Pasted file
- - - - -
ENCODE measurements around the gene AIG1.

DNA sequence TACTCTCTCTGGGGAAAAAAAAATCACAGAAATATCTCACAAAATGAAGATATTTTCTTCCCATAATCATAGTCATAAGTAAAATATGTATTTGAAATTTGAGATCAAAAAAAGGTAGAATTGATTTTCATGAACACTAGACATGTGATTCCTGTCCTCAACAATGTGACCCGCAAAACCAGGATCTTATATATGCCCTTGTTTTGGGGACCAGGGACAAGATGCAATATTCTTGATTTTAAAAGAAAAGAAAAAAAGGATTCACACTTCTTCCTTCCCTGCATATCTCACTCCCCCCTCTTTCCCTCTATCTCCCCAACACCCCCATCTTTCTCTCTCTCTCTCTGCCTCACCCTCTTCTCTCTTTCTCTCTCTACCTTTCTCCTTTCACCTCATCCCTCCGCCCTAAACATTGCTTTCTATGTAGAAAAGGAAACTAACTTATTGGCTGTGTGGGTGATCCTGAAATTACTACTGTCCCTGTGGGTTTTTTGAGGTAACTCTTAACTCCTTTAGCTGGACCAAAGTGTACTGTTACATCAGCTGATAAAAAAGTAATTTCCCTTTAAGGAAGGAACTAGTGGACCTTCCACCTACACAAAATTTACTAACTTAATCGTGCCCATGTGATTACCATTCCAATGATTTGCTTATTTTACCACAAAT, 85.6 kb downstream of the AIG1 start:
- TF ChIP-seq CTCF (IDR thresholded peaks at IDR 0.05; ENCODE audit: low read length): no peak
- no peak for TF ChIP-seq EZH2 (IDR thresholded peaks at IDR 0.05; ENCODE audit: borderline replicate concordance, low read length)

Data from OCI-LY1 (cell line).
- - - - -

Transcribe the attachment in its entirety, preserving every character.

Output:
ENCODE measurements around the gene AIG1.

DNA sequence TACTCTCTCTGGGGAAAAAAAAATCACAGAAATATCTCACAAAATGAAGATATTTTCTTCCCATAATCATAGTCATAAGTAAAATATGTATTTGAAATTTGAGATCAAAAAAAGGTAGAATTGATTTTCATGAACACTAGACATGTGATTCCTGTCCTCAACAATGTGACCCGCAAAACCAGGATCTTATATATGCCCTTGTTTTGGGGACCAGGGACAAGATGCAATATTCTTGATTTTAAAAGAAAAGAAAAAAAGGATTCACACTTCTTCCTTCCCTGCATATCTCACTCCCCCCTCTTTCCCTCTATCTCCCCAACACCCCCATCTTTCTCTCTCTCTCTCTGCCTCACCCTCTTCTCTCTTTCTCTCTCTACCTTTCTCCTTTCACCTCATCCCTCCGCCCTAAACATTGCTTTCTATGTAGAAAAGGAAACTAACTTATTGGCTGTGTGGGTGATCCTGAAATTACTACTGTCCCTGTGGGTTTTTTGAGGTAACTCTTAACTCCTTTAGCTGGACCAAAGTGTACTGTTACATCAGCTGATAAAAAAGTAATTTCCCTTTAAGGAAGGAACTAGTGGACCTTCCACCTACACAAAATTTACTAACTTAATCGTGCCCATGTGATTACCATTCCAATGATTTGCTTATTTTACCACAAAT, 85.6 kb downstream of the AIG1 start:
- TF ChIP-seq CTCF (IDR thresholded peaks at IDR 0.05; ENCODE audit: low read length): no peak
- no peak for TF ChIP-seq EZH2 (IDR thresholded peaks at IDR 0.05; ENCODE audit: borderline replicate concordance, low read length)

Data from OCI-LY1 (cell line).